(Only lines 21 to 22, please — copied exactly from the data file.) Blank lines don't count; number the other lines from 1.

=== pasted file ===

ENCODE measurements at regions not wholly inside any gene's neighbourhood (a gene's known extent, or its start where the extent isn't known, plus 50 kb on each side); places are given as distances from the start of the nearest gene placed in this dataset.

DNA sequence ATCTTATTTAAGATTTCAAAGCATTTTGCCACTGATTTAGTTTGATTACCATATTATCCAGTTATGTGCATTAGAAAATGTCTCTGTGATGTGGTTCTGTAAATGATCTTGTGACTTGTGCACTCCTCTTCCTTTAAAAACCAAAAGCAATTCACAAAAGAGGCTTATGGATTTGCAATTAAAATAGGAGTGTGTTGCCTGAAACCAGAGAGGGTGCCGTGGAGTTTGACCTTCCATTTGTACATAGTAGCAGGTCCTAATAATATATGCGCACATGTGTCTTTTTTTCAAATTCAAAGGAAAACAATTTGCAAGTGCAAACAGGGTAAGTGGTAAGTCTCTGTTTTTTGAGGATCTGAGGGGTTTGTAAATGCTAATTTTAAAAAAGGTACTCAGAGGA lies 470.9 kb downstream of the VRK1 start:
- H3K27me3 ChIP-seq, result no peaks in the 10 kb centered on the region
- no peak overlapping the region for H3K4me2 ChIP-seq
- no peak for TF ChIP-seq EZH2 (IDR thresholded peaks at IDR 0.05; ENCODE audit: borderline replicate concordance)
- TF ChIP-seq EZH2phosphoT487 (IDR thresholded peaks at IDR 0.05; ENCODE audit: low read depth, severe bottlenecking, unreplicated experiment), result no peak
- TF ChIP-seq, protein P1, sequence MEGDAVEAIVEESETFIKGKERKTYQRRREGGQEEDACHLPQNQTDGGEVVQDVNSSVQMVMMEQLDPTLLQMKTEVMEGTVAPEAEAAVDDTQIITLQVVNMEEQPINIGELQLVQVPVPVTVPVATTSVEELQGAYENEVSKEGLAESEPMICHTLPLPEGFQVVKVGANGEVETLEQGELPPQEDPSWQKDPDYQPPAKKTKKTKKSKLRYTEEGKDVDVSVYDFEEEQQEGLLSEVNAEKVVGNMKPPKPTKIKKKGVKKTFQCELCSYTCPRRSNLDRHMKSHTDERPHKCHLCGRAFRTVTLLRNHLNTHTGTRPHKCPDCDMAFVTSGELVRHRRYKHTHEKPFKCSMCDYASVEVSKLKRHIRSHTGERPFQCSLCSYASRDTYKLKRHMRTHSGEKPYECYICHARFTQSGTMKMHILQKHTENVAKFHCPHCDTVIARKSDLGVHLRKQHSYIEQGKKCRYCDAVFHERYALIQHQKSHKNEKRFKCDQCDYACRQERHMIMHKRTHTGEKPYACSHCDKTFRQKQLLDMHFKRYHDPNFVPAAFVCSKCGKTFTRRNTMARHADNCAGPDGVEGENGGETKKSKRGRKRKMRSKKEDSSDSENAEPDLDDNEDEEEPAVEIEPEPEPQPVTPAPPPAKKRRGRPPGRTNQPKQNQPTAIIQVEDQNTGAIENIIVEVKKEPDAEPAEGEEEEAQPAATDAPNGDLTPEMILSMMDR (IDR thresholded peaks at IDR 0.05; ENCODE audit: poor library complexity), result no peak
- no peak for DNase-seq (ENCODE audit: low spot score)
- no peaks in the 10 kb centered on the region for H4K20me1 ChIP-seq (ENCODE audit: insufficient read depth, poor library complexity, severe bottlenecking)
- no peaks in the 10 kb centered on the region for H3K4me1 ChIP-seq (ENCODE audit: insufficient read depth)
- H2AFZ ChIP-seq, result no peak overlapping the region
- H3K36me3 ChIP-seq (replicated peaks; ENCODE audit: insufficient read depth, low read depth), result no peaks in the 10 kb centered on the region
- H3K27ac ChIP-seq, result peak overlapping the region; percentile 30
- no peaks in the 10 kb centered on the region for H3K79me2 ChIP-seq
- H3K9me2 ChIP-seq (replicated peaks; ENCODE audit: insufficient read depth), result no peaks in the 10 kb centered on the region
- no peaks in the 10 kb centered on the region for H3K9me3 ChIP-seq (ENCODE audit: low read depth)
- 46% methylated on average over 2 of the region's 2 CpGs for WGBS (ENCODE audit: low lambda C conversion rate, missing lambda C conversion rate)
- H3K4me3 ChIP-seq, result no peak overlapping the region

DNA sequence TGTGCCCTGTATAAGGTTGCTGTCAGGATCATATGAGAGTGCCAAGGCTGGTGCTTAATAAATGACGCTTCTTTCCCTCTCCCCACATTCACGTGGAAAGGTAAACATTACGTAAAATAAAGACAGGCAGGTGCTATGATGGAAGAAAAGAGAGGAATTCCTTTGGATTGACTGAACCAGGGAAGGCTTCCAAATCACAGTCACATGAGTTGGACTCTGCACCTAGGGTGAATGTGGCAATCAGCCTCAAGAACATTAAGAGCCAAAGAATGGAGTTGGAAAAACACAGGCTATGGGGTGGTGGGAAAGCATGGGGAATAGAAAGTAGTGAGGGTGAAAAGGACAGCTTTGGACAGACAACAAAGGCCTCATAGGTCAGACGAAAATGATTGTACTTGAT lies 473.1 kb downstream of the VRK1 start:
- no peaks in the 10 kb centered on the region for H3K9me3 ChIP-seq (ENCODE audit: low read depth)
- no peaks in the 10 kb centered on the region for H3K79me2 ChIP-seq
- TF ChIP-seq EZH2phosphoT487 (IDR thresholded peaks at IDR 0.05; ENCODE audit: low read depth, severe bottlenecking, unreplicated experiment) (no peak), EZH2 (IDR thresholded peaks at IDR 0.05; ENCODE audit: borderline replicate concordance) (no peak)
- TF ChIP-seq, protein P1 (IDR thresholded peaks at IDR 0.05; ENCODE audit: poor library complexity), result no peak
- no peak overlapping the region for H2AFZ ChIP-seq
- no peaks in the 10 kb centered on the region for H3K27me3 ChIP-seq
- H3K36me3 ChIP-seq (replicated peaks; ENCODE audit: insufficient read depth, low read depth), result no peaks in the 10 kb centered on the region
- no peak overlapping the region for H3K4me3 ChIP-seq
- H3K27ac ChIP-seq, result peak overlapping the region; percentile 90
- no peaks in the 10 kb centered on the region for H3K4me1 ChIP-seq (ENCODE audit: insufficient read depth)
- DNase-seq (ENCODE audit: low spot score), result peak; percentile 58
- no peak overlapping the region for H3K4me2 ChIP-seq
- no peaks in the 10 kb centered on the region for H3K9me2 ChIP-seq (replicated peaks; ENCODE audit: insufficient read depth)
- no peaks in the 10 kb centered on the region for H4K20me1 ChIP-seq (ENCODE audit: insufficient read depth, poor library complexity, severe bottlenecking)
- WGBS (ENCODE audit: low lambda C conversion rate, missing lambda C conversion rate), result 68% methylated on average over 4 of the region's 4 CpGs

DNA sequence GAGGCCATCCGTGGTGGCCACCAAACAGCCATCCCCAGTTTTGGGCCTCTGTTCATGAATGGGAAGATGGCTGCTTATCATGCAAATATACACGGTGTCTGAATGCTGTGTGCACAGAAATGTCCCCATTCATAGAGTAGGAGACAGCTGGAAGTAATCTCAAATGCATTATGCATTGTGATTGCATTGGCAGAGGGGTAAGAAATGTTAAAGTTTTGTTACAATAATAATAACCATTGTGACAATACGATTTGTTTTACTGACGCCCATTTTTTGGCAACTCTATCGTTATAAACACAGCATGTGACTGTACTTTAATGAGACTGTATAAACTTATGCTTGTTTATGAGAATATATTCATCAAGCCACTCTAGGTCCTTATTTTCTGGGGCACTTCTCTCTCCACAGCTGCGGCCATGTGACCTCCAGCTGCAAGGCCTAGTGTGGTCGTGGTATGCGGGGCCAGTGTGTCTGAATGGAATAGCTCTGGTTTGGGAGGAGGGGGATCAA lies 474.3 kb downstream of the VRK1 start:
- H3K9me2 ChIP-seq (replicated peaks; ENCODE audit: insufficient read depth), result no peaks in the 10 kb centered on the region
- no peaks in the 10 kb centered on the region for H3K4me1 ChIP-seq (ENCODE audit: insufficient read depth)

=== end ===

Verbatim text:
- no peaks in the 10 kb centered on the region for H3K79me2 ChIP-seq
- TF ChIP-seq EZH2phosphoT487 (IDR thresholded peaks at IDR 0.05; ENCODE audit: low read depth, severe bottlenecking, unreplicated experiment) (no peak), EZH2 (IDR thresholded peaks at IDR 0.05; ENCODE audit: borderline replicate concordance) (no peak)